Each candidate posed a question to the other.
McEntire asked Barnfather about her views as to private sector and unions. She responded that she presumed he was raising the issue of her involvement with the recent SEIU (Service Employees International Union) rally, and explained that she was invited to attend, and that she comes from a healthcare background. She did not directly answer the question.
Barnfather asked McEntire: Would he repeat what he did regarding Harborworks? He responded that he would achieve a cleanup to make sure of the economic base. “There are things I could do better,” he said. He said Rayonier had assured the Port they would enter talks, but they didn’t. What he would do differently is an environmental cleanup sooner than later.
Jerry Sinn acted as moderator for the next two sections of the debate: one covering property rights; the other, economic development.
Q: Have private property rights eroded in Clallam County?
(LB) The Carlsborg UGA is the biggest priority – to get the business there going.
(JM): Property rights are in jeopardy – with unclear science, using the so-called “Best Available Science”, and a “cautionary approach” can adversely affect private property. He would rely on “good science” based on local results. (Applause).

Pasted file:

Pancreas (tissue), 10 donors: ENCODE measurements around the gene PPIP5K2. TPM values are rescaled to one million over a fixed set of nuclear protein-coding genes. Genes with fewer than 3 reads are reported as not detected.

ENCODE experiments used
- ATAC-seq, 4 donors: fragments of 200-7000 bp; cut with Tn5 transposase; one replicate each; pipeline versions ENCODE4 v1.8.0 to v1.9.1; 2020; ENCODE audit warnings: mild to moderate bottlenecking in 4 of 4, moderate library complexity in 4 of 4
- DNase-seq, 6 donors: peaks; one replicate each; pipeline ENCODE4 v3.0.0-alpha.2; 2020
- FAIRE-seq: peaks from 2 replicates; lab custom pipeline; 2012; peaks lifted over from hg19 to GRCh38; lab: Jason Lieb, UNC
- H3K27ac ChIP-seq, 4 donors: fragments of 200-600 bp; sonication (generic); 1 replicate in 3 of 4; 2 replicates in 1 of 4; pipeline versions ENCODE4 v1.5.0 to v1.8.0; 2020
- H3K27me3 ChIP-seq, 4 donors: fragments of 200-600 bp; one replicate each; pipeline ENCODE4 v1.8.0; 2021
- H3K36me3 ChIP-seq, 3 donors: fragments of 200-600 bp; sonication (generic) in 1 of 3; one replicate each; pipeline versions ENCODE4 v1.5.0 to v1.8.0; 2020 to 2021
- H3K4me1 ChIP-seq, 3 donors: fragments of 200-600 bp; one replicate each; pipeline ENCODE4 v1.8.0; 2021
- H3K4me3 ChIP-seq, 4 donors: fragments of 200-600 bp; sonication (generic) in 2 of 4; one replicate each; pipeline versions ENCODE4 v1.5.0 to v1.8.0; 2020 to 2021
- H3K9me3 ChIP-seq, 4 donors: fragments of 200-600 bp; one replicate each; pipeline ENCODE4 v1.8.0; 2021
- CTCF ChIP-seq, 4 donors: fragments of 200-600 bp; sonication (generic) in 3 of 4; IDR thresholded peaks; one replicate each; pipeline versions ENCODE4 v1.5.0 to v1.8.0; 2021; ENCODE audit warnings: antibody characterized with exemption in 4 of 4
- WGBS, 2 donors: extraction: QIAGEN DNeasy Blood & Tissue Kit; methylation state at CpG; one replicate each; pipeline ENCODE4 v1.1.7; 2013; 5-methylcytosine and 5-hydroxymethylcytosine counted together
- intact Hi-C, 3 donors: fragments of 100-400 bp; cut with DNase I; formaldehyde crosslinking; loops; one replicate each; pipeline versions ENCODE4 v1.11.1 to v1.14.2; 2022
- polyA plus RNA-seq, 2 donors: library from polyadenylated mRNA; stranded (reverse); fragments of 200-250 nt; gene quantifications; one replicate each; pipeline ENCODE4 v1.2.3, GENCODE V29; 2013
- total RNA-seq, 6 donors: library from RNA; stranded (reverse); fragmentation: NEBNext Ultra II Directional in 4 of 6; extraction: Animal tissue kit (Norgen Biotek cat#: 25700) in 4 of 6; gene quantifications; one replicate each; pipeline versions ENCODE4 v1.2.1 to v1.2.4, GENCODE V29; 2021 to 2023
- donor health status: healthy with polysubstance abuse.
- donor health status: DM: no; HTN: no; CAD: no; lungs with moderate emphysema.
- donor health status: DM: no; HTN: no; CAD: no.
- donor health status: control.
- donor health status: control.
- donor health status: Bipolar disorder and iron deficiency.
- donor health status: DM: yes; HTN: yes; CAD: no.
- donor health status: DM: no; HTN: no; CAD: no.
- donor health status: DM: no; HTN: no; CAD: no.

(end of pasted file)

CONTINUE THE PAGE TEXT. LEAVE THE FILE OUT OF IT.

Q: Do you think the WA State Dept. of Ecology (DOE) has diminished rights?
(JM) To the extent that DOE doesn’t take all factors into account, like the economy. Does DOE set out to dimish property rights? No. We need to safeguard the environment and the economy – need a good balance.
(LB) She has worked with DOE on the WRIAs (watershed resource inventory areas), and it is “mission-drive”. A balance we strive to achieve, we need to make the best policies for you. She said she would listen “in a nonpartisan” way.
Q. Carlsborg – PUD. Status?
(LB) The UGA (Urban Growth Area) has the ability for business to have the current moratorium lifted, which would create 600-1100 jobs there. There is the sewer issue and whether it is feasible for residents to afford it. Has to be sustainable and work for the people of Carlsborg.
(JM) the “GMA (Growth Management Act) is a blunt instrument in an area like our own.” If no one can start a rural business, it’s a bad law. People should be able to do what they want with their own property, within the confines of planning and other laws. The county has the ability to finance the sewer in a way where it doesn’t fall on just a few. It is an intolerable situation where no one can get a building permit.